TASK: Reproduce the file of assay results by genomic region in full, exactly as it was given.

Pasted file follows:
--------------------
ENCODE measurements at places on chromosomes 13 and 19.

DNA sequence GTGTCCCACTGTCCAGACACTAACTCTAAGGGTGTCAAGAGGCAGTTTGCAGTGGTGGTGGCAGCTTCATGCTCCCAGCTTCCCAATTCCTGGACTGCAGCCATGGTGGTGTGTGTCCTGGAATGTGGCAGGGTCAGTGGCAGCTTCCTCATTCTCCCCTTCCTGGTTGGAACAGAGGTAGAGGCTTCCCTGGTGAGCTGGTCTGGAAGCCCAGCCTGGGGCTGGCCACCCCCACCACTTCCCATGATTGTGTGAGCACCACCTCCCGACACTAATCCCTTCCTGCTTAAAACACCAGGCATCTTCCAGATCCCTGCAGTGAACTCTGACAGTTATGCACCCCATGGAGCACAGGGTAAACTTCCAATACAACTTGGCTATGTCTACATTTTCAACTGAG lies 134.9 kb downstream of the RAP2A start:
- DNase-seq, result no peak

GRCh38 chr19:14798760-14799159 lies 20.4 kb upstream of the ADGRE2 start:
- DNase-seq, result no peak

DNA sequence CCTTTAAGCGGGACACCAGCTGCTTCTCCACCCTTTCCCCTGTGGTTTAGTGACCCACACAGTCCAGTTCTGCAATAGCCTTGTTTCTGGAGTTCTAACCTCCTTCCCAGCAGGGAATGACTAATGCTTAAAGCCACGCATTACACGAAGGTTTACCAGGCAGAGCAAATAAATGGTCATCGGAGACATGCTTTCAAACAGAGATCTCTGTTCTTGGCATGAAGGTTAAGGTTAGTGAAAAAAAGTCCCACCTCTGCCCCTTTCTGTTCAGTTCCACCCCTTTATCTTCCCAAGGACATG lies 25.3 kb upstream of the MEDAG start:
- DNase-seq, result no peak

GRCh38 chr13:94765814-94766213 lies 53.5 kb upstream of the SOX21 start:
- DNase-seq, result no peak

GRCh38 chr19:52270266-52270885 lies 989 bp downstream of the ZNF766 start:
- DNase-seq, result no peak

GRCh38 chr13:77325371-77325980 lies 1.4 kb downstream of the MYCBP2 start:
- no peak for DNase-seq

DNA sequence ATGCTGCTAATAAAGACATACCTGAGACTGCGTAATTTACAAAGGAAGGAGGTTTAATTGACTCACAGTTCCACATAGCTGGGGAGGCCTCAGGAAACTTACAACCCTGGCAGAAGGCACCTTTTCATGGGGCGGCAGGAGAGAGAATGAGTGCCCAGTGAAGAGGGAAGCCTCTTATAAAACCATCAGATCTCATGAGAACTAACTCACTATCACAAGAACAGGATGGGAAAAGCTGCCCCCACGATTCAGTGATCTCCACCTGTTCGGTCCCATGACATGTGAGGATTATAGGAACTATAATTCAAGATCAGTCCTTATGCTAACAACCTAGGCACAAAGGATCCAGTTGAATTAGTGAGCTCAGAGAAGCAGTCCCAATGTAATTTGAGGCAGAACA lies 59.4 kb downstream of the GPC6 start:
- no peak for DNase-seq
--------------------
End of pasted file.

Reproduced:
ENCODE measurements at places on chromosomes 13 and 19.

DNA sequence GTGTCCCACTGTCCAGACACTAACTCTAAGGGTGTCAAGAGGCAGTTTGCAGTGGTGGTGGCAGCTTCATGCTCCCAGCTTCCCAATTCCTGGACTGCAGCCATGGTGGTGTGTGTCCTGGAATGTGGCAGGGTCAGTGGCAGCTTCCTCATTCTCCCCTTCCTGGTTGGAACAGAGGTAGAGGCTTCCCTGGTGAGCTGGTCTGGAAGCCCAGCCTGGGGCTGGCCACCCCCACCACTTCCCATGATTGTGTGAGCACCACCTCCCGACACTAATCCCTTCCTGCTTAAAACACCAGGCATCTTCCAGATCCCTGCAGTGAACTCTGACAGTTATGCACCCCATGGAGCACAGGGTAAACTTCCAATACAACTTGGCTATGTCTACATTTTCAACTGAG lies 134.9 kb downstream of the RAP2A start:
- DNase-seq, result no peak

GRCh38 chr19:14798760-14799159 lies 20.4 kb upstream of the ADGRE2 start:
- DNase-seq, result no peak

DNA sequence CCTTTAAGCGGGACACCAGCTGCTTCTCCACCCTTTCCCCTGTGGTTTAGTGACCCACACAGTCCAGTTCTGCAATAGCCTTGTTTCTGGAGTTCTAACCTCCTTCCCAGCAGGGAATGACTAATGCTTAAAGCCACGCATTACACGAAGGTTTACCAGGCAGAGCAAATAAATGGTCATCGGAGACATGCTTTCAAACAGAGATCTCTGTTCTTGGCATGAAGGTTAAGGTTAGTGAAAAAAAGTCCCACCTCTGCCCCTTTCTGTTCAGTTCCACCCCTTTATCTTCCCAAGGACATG lies 25.3 kb upstream of the MEDAG start:
- DNase-seq, result no peak

GRCh38 chr13:94765814-94766213 lies 53.5 kb upstream of the SOX21 start:
- DNase-seq, result no peak

GRCh38 chr19:52270266-52270885 lies 989 bp downstream of the ZNF766 start:
- DNase-seq, result no peak

GRCh38 chr13:77325371-77325980 lies 1.4 kb downstream of the MYCBP2 start:
- no peak for DNase-seq

DNA sequence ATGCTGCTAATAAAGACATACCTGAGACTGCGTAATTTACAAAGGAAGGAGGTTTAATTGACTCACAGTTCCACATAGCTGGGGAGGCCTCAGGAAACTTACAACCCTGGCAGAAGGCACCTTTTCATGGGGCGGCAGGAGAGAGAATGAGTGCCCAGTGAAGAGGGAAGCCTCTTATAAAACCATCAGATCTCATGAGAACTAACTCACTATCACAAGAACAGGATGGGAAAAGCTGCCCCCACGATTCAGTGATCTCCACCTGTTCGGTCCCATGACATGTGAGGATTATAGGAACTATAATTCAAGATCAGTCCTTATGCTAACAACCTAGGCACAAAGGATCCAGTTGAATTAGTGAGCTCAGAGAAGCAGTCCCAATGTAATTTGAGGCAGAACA lies 59.4 kb downstream of the GPC6 start:
- no peak for DNase-seq